# Lemke Oliver's Dodgy Primes

On Friday, Robert J. Lemke Oliver presented a talk at the UVM Mathematics Colloquium entitled “Prime Numbers, Randomness, and the Gambler’s Fallacy.”

Abstract: “Prime numbers are often said to be ‘random’, but, given that primes are deterministic, what does that actually mean? One way in which this randomness manifests is in the last digits of primes: it turns out that each possible last digit is equally likely in a certain strong sense. A similar story holds for the residue class of primes modulo any fixed integer, and this is a well-understood classical theorem of analytic number theory. Surprisingly, however, in joint work with K. Soundararajan, we find that an analogous phenomenon does not hold for patterns of consecutive primes. For example, a string of consecutive primes ending in the digit 1 strongly predisposes the following prime to not end in a 1; thus, prime numbers are subject to the gambler’s fallacy. This talk will be aimed at the level of graduate students and non-experts, but should be satisfying to practicing number theorists as well.”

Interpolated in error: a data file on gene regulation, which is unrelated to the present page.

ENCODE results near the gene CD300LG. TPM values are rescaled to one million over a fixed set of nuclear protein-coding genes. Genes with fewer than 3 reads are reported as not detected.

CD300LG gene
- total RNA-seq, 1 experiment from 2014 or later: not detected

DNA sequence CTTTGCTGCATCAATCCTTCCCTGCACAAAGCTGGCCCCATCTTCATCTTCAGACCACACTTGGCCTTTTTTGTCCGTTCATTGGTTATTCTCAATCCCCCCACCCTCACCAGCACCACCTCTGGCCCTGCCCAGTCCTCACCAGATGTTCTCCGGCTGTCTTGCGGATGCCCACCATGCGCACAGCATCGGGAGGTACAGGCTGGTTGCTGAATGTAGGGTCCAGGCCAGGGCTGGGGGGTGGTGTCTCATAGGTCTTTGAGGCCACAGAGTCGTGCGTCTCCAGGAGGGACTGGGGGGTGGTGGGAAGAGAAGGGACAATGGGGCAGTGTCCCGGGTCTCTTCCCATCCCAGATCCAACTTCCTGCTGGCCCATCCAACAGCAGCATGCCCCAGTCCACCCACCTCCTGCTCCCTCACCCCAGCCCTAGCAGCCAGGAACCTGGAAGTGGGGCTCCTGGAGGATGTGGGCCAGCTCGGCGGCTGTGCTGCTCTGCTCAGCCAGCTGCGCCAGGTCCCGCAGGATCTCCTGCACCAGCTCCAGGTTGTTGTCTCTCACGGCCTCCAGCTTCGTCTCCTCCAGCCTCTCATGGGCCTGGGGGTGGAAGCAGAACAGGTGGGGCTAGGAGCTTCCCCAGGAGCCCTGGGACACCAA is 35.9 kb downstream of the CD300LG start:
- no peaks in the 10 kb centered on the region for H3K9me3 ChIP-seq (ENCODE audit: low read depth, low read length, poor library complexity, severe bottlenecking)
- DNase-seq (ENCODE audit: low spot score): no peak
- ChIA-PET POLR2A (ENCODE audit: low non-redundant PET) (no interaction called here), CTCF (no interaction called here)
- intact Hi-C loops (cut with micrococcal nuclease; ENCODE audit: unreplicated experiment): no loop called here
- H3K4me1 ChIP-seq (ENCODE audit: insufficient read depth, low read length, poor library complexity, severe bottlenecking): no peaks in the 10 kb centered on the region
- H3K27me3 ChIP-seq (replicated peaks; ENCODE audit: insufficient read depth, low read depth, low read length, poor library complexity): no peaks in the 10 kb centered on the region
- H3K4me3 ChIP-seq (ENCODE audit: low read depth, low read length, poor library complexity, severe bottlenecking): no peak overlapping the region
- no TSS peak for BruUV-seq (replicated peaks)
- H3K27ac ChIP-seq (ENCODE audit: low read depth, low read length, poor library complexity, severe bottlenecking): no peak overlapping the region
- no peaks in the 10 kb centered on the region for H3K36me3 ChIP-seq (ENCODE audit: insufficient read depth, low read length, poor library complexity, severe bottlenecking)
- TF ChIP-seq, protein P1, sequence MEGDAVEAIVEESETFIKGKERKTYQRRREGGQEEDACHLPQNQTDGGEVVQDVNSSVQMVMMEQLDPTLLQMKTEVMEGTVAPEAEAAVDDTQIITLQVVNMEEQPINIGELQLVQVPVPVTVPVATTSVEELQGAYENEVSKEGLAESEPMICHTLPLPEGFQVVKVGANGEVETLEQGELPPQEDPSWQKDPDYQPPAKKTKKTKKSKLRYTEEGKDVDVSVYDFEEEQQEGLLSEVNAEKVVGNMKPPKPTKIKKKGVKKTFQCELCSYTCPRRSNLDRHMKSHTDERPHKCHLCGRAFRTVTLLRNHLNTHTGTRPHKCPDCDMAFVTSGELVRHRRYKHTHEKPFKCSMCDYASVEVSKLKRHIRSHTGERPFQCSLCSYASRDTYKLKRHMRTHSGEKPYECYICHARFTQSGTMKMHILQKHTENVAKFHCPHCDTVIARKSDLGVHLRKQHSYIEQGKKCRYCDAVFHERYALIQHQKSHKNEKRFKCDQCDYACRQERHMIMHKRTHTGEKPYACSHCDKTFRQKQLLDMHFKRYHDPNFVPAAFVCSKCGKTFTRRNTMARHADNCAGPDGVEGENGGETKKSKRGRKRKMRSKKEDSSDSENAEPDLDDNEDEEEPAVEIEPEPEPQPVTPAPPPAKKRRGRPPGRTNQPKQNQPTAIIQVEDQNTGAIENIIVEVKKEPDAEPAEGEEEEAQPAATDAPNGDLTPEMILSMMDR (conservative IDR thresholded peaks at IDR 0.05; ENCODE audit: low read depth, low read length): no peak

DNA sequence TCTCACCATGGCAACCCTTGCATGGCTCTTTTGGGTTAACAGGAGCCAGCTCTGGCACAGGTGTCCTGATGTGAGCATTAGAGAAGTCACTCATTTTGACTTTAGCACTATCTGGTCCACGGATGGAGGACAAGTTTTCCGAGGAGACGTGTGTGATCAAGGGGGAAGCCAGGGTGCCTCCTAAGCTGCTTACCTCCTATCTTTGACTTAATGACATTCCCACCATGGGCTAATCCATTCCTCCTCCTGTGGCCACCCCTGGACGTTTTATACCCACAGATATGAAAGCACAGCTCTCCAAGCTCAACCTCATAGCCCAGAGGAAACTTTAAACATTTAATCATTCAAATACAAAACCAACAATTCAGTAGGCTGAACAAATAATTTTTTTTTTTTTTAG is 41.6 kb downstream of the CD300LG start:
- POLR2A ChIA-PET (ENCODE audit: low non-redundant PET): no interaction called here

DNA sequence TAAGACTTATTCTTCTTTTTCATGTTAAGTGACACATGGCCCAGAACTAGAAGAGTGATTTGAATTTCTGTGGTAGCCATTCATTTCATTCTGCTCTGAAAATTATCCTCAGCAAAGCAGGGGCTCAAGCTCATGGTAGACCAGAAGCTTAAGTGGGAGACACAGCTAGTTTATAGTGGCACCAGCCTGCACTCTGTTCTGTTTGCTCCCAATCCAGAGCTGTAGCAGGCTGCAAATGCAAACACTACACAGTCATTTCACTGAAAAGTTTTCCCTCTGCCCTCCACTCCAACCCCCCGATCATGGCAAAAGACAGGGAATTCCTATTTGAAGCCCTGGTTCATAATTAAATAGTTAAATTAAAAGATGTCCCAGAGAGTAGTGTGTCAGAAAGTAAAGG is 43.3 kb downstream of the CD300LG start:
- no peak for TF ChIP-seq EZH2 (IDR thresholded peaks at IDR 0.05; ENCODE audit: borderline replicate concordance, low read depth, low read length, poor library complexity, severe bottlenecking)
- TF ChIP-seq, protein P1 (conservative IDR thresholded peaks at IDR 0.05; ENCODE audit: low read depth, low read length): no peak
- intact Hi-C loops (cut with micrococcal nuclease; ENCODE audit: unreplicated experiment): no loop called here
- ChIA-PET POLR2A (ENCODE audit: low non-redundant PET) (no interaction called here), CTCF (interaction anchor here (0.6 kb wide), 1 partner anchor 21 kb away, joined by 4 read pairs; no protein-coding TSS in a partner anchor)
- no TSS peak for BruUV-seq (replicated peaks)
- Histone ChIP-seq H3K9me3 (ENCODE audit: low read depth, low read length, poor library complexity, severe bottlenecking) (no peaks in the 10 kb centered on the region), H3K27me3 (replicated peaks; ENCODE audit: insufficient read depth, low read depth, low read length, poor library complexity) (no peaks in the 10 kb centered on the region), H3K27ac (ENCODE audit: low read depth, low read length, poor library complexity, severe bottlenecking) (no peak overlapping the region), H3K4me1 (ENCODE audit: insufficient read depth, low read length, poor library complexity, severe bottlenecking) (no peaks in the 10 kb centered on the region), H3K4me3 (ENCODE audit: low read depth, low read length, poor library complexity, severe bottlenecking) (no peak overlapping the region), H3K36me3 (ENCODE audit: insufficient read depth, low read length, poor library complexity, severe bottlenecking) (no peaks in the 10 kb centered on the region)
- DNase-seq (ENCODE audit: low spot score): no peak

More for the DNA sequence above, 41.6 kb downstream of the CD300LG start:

What Lemke Oliver presented was, in a word, peculiar. While the last digits of primes are randomly distributed in the limit, there is considerable bias that adjacent primes tend not to be in the same residue class at smaller values. Moreover, this bias decreases very, *very* slowly (like $$\frac{log ; log ; x}{log ; x}$$ which ain’t going anywhere any time soon). Weird, huh?

Related reading: From Prime Numbers to Nuclear Physics and Beyond, Institute for Advanced Study, Princeton University